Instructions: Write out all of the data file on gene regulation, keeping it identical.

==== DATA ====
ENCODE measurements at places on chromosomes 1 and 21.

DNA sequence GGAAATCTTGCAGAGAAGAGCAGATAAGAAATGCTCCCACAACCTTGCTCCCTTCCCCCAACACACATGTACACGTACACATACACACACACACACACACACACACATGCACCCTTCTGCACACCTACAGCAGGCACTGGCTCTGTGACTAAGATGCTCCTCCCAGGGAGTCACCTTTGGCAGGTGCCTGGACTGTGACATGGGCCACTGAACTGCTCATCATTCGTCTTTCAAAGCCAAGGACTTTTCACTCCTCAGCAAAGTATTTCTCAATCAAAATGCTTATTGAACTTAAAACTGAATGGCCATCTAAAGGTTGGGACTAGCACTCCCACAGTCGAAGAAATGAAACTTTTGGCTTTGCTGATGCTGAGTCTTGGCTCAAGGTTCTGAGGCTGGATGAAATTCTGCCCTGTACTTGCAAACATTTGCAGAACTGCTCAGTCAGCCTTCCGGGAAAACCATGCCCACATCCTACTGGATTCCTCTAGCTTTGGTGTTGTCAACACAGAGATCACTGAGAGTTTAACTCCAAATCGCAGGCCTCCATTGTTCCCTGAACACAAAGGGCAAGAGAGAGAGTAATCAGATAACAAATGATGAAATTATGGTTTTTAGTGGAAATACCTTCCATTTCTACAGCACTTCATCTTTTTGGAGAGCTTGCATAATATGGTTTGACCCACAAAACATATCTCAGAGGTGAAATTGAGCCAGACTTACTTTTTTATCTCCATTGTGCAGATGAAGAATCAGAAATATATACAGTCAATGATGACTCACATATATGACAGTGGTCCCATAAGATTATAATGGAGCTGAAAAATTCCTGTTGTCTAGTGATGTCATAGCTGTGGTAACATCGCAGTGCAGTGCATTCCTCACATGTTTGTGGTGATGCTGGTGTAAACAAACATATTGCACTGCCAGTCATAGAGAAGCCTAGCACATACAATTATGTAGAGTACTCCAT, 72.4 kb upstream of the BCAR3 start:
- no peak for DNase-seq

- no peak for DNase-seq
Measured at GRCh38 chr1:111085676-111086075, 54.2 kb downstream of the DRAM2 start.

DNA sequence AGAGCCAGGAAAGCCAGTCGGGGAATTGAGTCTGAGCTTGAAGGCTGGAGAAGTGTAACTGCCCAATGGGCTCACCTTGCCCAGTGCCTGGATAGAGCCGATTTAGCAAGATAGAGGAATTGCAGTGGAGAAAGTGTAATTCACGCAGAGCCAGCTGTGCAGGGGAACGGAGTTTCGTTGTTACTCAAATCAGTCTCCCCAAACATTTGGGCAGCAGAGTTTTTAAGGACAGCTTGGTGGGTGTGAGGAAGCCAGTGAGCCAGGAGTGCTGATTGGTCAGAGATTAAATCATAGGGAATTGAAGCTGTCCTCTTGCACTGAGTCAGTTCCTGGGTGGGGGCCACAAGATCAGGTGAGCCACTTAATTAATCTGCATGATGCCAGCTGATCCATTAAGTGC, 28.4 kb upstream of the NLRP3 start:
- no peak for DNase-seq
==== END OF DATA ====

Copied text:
ENCODE measurements at places on chromosomes 1 and 21.

DNA sequence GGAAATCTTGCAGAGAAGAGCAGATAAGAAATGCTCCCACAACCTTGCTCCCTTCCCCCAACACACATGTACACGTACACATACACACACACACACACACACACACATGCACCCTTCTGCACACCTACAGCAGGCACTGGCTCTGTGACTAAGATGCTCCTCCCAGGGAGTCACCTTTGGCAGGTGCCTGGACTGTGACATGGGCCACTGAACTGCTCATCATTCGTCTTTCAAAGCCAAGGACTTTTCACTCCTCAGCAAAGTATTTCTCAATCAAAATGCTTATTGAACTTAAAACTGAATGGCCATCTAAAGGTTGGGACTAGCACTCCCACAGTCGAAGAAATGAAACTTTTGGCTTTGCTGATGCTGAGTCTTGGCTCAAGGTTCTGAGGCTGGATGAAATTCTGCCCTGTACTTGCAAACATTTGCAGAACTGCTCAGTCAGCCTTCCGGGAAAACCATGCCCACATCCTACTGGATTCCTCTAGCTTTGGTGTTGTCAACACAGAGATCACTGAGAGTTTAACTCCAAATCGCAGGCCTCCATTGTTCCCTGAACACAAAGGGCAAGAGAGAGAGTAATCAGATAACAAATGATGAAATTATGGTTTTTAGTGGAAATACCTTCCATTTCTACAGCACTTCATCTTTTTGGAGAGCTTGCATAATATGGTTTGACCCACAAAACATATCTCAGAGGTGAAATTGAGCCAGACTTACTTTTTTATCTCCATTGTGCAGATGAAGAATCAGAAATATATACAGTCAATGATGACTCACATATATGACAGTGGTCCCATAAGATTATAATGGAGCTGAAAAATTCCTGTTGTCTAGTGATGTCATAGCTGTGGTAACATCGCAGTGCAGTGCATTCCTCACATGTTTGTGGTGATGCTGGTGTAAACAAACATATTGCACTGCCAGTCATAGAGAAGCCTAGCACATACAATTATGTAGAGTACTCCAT, 72.4 kb upstream of the BCAR3 start:
- no peak for DNase-seq

- no peak for DNase-seq
Measured at GRCh38 chr1:111085676-111086075, 54.2 kb downstream of the DRAM2 start.

DNA sequence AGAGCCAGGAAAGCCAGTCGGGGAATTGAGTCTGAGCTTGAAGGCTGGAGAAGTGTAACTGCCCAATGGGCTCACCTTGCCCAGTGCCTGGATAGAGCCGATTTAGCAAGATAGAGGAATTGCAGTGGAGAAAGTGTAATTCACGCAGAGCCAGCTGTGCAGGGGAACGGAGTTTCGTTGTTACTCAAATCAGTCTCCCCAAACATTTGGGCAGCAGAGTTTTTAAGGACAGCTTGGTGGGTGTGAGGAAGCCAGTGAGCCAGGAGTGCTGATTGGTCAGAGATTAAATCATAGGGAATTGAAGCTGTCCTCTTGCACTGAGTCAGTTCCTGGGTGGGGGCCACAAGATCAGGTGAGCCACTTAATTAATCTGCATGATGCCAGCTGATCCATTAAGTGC, 28.4 kb upstream of the NLRP3 start:
- no peak for DNase-seq